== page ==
The duo collaborate on a book project of 10 years to create new narratives surrounding their shared childhood home region in and around the Ozarks
Near the edge of the Ozarks, in a region where the borders of Oklahoma, Kansas, and Missouri blend together, is a county road known as Devil’s Promenade. For locals, this area is considered to be, quite literally, where the Devil lives. Curious visitors are drawn to the road and its surroundings, hoping to catch a glimpse of ‘the spooklight’ – the glowing phenomenon, visible on chance nights. Over time, stories about the road and glowing orb have evolved and adapted into juxtaposed tales: when you visit Devil’s Promenade, you might see the infamous spooklight – but you also might meet the Devil.
Photographers Lara Shipley and Antone Dolezal grew up in and around the Ozarks, immersed in the complexities of the ecological, economic, and social threads familiar to folks from regions that feel inseparable from their geography. They both moved away from the area to pursue careers in other parts of the country, but met each other in Santa Fe, New Mexico. They immediately connected and subsequently stumbled into a creative partnership that guided them back to their formative place. Together, Shipley and Dolezal have been making photographs about Devil’s Promenade for the past 10 years, researching its folklore, and reacquainting themselves with the Ozarks through their shared dualistic experience of absentee locals.
Where many documentarians might enter the region to make classic portraiture, or shots of terrain with a photojournalistic bent, Shipley and Dolezal’s complex and sentimental exploration prompted them to question our contemporary dismissal of storytelling and folklore in meaning-making. Facing the importance of metaphors head-on, the duo started questioning and reinterpreting what role photography might play in their own version of storytelling. Increasingly, their work shifted from linear records of the spooklight to a more holistic approach to imagery. It embodies a network of voices, perspectives, and narratives communally grounded in the processing of this wondrous, painful place.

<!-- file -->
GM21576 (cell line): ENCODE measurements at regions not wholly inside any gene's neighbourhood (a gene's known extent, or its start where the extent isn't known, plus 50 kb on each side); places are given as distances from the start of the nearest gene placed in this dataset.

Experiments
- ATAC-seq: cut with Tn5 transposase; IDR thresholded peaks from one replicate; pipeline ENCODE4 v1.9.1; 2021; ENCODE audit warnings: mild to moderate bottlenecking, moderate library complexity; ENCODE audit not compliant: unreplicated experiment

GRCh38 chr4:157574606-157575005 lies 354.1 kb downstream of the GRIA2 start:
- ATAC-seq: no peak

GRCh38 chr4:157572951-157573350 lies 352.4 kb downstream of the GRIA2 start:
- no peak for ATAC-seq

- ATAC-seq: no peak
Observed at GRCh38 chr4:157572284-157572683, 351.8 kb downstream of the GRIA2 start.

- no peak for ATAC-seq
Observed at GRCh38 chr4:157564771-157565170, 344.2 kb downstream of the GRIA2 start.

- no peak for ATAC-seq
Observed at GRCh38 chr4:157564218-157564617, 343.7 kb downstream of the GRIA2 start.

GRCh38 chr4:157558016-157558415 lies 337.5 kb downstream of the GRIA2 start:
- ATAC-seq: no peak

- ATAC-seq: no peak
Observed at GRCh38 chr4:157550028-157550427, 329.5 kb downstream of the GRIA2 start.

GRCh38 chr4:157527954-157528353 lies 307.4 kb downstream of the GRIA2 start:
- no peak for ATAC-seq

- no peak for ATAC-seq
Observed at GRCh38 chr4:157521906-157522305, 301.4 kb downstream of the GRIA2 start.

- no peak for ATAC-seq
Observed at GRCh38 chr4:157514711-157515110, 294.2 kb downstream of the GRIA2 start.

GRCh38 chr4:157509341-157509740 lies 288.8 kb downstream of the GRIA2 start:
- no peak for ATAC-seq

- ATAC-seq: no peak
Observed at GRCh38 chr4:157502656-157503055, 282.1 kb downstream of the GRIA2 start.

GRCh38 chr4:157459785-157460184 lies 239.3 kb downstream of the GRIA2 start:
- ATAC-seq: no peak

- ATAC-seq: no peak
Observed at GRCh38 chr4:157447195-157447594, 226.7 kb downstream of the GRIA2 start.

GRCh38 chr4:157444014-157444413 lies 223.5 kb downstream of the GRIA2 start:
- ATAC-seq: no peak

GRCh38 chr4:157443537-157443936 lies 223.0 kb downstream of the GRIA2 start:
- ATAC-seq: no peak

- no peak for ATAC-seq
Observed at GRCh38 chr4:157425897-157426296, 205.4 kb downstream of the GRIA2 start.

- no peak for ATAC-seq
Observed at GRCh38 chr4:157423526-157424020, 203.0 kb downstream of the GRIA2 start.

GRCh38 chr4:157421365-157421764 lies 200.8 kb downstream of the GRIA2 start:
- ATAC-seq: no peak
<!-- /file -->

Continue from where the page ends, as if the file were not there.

Their years-long exploration resulted in Shipley and Dolezal’s new book, titled Devil’s Promenade. The terracotta-coloured cover includes folkloric, woodblock illustrations of local symbols, peppered with rose gold embellishments that reflect the light—a nod to the mysterious orb. Holding the book feels like you’re in possession of something magical. In many ways, you are. The sequence of images across its pages combine the photographers’ own wayward documentation of people and place with archival materials, sometimes represented with shadowed renderings of entire photographs and records, and sometimes magnified into full bleeds, oscillating between the liquid clarity of high–res scans and the silver gelatin blurriness of movement and degradation.
Dolezal and Shipley are careful to note that their book isn’t meant to align with the infantilising view that many mimic while discussing the Ozarks. The people and scenes on their pages feel familiar somehow, their worldview emanating a subliminal, relatable atmosphere, prompting self-reflection rather than pitiful distancing. Devil’s Promenade is at once about the Ozarks and ourselves as human beings, alluding to the ways we’ve hidden stories away, deeming them illegitimate, only to make them more susceptible to misunderstanding and misinterpretation. While so many perceive inhabitants of the Ozarks as victims of their own culture, Shipley and Dolezal ask us whether these interpretations successfully identify and qualify the root of pain. “There’s nothing unusual about the people here,” Shipley writes in her essay at the close of the book. “They can be found anywhere in America; a country where the myth of success is like the Devil’s bridge— a dream exchanged for a soul.”
Cat Lachowskyj is a freelance writer, editor and researcher based in London. Prior to pursuing a career in writing, she trained as an archivist in Toronto, developing research on colonial photography albums at the Archive of Modern Conflict. She has completed residencies and fellowships at the Art Gallery of Ontario, the Ryerson Image Centre and the Rijksmuseum, and her current research interests involve psychoanalytical approaches to photography and archives. Cat’s writing has appeared in many publications including Unseen Magazine, The British Journal of Photography, Foam Magazine and American Suburb X, and she has held editing roles at both Unseen Magazine and LensCulture.